The Legal Nexus

A blog of the Maricopa County Bar Association

For the Love of Country – Retired Justice O’Connor Pitches iCivics

O’Connor asks MCBA members to spread the word on iCivics project

Ret. Justice Sandra Day O' Connor spoke to students at Desert Foothills Junior High School in Phoenix last week about the importance of civics education.

When retired U.S. Supreme Court Justice Sandra Day O’Connor attended school in the 1930s and 40s, civics classes were an integral part of students’ education. Today, due to school budget cuts and an emphasis on raising math and science scores, many civics classes have been cut or have had little impact with students. To the 81-year-old former Arizona senator, assistant attorney general and judge, that is devastating news.

In an effort to revitalize an interest in and understanding of civics among young people, O’Connor and a small team comprising Abby Taylor, who is the iCivics Executive Director and served a fellowship for O’Connor while studying at Georgetown University Law School, and Jeff Curley, also a graduate of Georgetown in education and communications, launched a web-based education project in 2009 called iCivics.

The project, which was created through a non-profit organization, uses online games and activities to teach students an array of civics-based lessons, including on the three branches of government, the Constitution and Bill of Rights, citizenship and participation, and separation of powers. Using the program, students can run their own law firms, be president for a day, act as an attorney arguing a real Supreme Court case, learn how immigrants become American citizens, and be a Supreme Court justice.

A screenshot of the iCivics homepage shows a myriad of colors and graphics to make students' learning of civics fun and entertaining. - photo provided iCivics.

Students can also play fun games that allow them to campaign for an issue of their choice, choose questions for politicians to debate and work as a legislator trying to meet the needs of constituents.

O’Connor, who has been busy promoting the iCivics program to schools and at events across the country since 2009, said she is shocked and discouraged at students’ lack of knowledge of basic U.S. government. “Our young people know virtually nothing. They’re coming out of high school at 18 and they’re eligible to vote yet don’t register or don’t know how to vote,” O’Connor said.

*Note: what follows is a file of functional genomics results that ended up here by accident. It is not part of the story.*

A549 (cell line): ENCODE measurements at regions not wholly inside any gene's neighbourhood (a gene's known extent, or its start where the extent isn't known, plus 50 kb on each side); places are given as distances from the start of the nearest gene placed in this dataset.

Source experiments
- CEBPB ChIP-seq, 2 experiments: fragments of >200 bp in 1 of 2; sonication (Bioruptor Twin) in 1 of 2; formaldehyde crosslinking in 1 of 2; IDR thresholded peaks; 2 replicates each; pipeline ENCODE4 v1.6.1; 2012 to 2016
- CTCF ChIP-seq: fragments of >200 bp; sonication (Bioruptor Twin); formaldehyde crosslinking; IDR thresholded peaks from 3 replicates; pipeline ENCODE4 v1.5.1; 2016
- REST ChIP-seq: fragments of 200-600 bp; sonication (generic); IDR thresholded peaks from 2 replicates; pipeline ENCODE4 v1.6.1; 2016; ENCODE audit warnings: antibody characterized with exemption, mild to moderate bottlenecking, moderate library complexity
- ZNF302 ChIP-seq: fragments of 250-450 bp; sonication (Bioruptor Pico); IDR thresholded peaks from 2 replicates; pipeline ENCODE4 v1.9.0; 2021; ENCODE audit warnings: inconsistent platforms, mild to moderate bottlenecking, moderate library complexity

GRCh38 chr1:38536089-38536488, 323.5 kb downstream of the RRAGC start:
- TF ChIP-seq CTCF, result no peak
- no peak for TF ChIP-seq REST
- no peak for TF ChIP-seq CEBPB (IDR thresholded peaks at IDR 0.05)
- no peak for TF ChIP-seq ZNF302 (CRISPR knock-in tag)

A report released May 4 by the National Assessment of Educational Progress, a nationally representative measure of achievement in various subjects – including math, science, reading and history – over time, shows that while fourth graders’ knowledge and skills in civics have increased and eighth grade scores remain unchanged, those of 12th-grade students have declined with just one quarter of high-school seniors deemed “proficient.” The report, called the Civics 2010 National Assessment of Educational Progress at Grades 4, 8, and 12, is known as The Nation’s Report Card.

The 2010 test assessed 26,600 students in a sample that was designed to be representative of the entire U.S. student population by socioeconomic status, race,  parents’ education, language barriers and disabilities.

Jeff Curley, deputy director of iCivics, said O’Connor has been tireless in her efforts to help students learn more about civics. As a result of her work, people are responding to the challenge.

Last year the Florida Legislature enacted the Sandra Day O’Connor Civics Education law.  The law requires that 7th graders complete a civics course and 8th graders pass a civics test to be promoted to high school. Additionally, civics-related content must be taught on all grade levels.

O’Connor said that while that’s a great start, she would like to see Arizona schools also make strides in the area of civics, starting with implementing the iCivics program in schools. “It’s my hope that my home state of Arizona will help get it (iCivics) in use,” she said.

O’Connor also called upon attorneys and others in the legal field to help get iCivics into the schools. “Most lawyers are willing to help students to be good citizens…It would be wonderful if members of the Maricopa County Bar would help us by contacting schools. It’s free, costs the school nothing, and it is very teacher friendly. It would be a great service to get the county bar to contact high schools and middle schools,” she said.


May 11, 2011 - Posted by | About Us

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